Apocalypse Now – Rediscovering ‘No Blade of Grass’ (US/UK 1970 – 96 mins)

Posted in Rediscover by - January 07, 2016
Apocalypse Now – Rediscovering ‘No Blade of Grass’ (US/UK 1970 – 96 mins)

Derided by some critics but an always interesting piece of Sci-fi, Cornel Wilde’s eco-horror ‘No Blade of Grass’ is a gloomy doomsday drama and an interesting addition to the ‘End of the World’ genre. Kicking off with a strong opening montage of an over-populated and polluted world, it paints a depressing picture of how the environment can slowly choke us to death.

When the world is gripped by a severe grass plague, John and Ann Custance (Nigel Davenport and Jean Wallace) pack up their family, and leave a panic-stricken London to find shelter at his brother’s farm in the Lake District. Along the way they join up with Pirrie (Anthony May) and his tarty wife Clara (Wendy Richard), where they encounter trouble from both sides of the law. After eventually making it to the safe haven of the farm, they once again find themselves fighting for their lives, this time within their own group.

Based on John Christopher’s 1956 best-seller ‘The Death of Grass’, the picture was filmed in England and Scotland with a largely British cast, led by an eye-patch wearing Nigel Davenport, who takes it all wonderfully serious. The director’s wife, actress Jean Wallace, played Davenport’s mournful looking wife, while strong support came from Patrick Holt as John’s brother David Custance, and Anthony May as the unlikable and trigger-happy Pirrie. 16 year old Lynne Frederick made her film debut here as Davenport’s daughter Mary, and John Hamill was her older boyfriend Roger Burnham.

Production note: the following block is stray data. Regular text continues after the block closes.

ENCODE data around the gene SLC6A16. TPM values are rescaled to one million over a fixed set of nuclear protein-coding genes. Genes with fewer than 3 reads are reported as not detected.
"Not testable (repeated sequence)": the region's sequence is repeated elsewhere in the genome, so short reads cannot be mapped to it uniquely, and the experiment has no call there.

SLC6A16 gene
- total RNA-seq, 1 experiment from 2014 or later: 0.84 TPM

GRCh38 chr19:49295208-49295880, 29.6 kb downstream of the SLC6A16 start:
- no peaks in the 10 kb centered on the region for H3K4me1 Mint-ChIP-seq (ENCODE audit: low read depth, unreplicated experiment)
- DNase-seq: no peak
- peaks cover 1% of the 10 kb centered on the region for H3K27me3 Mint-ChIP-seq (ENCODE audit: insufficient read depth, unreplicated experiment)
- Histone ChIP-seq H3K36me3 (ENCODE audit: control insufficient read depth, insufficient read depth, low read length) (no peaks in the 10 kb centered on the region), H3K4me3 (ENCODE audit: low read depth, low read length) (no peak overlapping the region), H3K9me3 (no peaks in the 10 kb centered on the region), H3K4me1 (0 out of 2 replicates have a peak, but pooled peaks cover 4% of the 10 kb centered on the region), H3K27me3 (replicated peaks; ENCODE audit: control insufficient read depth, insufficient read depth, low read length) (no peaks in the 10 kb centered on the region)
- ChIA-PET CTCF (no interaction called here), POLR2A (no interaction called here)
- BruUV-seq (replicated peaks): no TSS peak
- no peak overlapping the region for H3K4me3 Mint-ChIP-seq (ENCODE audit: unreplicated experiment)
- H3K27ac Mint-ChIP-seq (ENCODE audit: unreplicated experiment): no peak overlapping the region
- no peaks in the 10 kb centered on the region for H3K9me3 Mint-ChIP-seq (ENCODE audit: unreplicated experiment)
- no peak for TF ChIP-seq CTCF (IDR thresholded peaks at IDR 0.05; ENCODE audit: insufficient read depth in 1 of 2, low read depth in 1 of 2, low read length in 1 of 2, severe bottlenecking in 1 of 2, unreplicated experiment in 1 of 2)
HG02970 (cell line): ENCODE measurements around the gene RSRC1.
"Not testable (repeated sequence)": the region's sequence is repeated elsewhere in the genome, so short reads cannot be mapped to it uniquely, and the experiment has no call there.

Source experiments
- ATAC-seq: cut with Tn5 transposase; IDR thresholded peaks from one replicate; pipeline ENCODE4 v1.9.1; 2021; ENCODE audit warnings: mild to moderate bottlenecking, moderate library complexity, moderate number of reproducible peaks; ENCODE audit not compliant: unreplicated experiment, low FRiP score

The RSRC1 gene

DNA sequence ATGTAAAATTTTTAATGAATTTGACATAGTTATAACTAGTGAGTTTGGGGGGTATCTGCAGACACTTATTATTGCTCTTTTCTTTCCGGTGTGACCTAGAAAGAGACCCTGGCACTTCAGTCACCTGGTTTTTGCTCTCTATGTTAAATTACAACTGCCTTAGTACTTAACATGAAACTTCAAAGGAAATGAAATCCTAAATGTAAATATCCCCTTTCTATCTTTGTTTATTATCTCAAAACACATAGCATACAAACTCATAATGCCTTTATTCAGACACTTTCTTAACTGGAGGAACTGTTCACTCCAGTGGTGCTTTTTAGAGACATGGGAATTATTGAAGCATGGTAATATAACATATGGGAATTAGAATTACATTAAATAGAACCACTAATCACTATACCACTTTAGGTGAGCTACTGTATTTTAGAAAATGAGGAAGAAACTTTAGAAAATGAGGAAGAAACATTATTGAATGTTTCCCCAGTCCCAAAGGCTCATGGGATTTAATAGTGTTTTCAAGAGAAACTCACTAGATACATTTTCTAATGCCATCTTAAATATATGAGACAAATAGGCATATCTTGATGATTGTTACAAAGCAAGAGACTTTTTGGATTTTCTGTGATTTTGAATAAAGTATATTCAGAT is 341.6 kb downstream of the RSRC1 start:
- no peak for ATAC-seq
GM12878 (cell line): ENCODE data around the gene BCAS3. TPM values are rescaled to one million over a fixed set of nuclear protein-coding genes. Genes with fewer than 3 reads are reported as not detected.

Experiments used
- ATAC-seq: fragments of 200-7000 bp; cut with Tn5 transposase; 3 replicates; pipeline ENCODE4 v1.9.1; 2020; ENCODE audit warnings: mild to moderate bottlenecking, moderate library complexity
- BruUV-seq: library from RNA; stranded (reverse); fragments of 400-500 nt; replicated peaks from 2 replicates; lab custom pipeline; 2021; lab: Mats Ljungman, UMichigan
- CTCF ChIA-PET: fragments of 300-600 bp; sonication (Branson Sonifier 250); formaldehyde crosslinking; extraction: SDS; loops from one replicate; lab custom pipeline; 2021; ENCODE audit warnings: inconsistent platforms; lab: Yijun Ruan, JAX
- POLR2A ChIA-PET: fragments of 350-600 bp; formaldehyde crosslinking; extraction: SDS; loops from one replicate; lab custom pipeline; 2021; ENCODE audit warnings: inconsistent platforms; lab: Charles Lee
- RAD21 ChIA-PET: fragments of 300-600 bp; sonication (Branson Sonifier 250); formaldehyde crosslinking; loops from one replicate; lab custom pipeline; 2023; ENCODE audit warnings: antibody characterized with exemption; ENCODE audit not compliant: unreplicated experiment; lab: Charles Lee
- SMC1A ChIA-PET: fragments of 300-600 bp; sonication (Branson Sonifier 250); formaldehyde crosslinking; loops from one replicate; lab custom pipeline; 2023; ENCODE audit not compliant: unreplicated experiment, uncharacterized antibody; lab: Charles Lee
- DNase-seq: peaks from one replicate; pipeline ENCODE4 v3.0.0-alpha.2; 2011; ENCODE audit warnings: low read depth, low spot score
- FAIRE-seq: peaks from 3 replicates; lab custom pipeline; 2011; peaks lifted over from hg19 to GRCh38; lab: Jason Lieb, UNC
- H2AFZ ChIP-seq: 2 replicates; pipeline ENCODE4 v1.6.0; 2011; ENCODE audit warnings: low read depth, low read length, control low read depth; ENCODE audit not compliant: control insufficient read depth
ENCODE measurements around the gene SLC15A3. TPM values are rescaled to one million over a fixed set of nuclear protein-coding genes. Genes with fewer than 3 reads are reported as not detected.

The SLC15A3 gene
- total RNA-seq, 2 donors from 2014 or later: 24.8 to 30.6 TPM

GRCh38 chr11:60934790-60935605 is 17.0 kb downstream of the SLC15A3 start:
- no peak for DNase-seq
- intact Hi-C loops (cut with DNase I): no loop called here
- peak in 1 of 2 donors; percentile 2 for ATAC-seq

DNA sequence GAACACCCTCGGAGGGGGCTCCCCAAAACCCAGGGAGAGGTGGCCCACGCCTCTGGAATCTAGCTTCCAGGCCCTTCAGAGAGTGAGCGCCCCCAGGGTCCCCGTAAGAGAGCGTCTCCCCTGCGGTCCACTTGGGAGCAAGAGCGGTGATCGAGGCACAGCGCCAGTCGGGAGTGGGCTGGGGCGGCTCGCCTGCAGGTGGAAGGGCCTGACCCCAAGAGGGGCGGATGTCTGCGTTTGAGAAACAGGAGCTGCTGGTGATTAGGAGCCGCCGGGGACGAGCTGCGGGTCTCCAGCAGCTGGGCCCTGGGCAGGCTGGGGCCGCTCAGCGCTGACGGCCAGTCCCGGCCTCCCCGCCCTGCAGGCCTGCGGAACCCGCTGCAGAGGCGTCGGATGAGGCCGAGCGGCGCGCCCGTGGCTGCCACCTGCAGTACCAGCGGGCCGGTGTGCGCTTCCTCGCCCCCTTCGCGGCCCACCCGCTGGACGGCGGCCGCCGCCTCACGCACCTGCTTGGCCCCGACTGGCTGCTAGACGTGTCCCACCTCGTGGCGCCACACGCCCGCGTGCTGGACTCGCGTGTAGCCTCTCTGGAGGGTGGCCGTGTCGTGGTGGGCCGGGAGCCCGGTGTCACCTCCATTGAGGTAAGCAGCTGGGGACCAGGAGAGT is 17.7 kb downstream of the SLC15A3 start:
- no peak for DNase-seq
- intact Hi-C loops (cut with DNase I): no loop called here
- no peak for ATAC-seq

This was the 8th movie directed by former Hollywood matinee idol Cornel Wilde, who did a pretty good job, even though he was prone to adopting a heavy-handed manner at times. The early restaurant scene where posh diners are seen stuffing their faces, oblivious to the scenes of famine being broadcast as they eat, is Wilde at his least subtle, yet it puts his greed message across nicely.

There’s some fashionable 70’s violence here and there, including the oft-cut rape scene of John’s wife and daughter at the hands of a savage biker gang. I found the over-use of ‘flash-forwards’ a bit distracting and would rather they had been left out, as they felt more like ‘spoilers’ than serving any real purpose. I did like the powerful narration, which sounds like it was spoken by the director, especially his ominous last line at the end – “this motion picture is not a documentary……..but it could be”.

With scenes of looting, fleeing masses, and self-important politicians, ‘No Blade of Grass’ is a thought-provoking and diverting cautionary tale. Although it’s rather scrappy at times, I still think it’s a very good pre-apocalypse picture, and one that’s far more relevant today than it was when it was made.

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